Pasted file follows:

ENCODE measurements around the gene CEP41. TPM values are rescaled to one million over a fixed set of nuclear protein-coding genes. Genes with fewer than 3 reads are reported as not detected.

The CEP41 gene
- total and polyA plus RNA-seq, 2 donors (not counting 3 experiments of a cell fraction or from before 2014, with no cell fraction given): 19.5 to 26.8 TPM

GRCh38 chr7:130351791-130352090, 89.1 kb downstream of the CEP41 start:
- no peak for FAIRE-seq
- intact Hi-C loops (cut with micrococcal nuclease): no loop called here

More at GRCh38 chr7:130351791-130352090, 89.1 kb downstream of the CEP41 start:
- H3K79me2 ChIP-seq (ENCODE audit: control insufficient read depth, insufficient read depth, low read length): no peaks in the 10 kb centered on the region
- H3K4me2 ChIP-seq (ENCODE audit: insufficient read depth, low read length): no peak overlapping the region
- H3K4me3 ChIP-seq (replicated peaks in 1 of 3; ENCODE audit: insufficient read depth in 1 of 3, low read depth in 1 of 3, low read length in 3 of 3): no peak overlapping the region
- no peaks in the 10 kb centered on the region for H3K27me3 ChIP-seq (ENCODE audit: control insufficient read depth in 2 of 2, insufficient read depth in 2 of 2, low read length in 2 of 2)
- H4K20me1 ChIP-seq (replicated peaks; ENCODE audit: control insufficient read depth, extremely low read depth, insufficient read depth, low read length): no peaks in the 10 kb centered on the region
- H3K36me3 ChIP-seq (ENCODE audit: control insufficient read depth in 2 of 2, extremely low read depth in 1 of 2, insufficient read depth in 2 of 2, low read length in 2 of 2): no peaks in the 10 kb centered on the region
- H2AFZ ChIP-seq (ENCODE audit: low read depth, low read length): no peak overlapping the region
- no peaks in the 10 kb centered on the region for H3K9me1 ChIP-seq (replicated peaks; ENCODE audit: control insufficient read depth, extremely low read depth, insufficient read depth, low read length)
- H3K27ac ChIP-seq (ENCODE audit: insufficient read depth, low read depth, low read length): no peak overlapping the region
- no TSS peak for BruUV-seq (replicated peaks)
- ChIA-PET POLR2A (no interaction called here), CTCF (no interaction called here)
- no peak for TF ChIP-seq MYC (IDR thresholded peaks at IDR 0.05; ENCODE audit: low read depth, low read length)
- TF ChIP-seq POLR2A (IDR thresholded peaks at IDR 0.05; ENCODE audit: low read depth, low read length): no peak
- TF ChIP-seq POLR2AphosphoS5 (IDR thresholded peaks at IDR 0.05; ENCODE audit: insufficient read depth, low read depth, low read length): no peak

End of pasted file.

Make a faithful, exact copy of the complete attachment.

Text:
ENCODE measurements around the gene CEP41. TPM values are rescaled to one million over a fixed set of nuclear protein-coding genes. Genes with fewer than 3 reads are reported as not detected.

The CEP41 gene
- total and polyA plus RNA-seq, 2 donors (not counting 3 experiments of a cell fraction or from before 2014, with no cell fraction given): 19.5 to 26.8 TPM

GRCh38 chr7:130351791-130352090, 89.1 kb downstream of the CEP41 start:
- no peak for FAIRE-seq
- intact Hi-C loops (cut with micrococcal nuclease): no loop called here

More at GRCh38 chr7:130351791-130352090, 89.1 kb downstream of the CEP41 start:
- H3K79me2 ChIP-seq (ENCODE audit: control insufficient read depth, insufficient read depth, low read length): no peaks in the 10 kb centered on the region
- H3K4me2 ChIP-seq (ENCODE audit: insufficient read depth, low read length): no peak overlapping the region
- H3K4me3 ChIP-seq (replicated peaks in 1 of 3; ENCODE audit: insufficient read depth in 1 of 3, low read depth in 1 of 3, low read length in 3 of 3): no peak overlapping the region
- no peaks in the 10 kb centered on the region for H3K27me3 ChIP-seq (ENCODE audit: control insufficient read depth in 2 of 2, insufficient read depth in 2 of 2, low read length in 2 of 2)
- H4K20me1 ChIP-seq (replicated peaks; ENCODE audit: control insufficient read depth, extremely low read depth, insufficient read depth, low read length): no peaks in the 10 kb centered on the region
- H3K36me3 ChIP-seq (ENCODE audit: control insufficient read depth in 2 of 2, extremely low read depth in 1 of 2, insufficient read depth in 2 of 2, low read length in 2 of 2): no peaks in the 10 kb centered on the region
- H2AFZ ChIP-seq (ENCODE audit: low read depth, low read length): no peak overlapping the region
- no peaks in the 10 kb centered on the region for H3K9me1 ChIP-seq (replicated peaks; ENCODE audit: control insufficient read depth, extremely low read depth, insufficient read depth, low read length)
- H3K27ac ChIP-seq (ENCODE audit: insufficient read depth, low read depth, low read length): no peak overlapping the region
- no TSS peak for BruUV-seq (replicated peaks)
- ChIA-PET POLR2A (no interaction called here), CTCF (no interaction called here)
- no peak for TF ChIP-seq MYC (IDR thresholded peaks at IDR 0.05; ENCODE audit: low read depth, low read length)
- TF ChIP-seq POLR2A (IDR thresholded peaks at IDR 0.05; ENCODE audit: low read depth, low read length): no peak
- TF ChIP-seq POLR2AphosphoS5 (IDR thresholded peaks at IDR 0.05; ENCODE audit: insufficient read depth, low read depth, low read length): no peak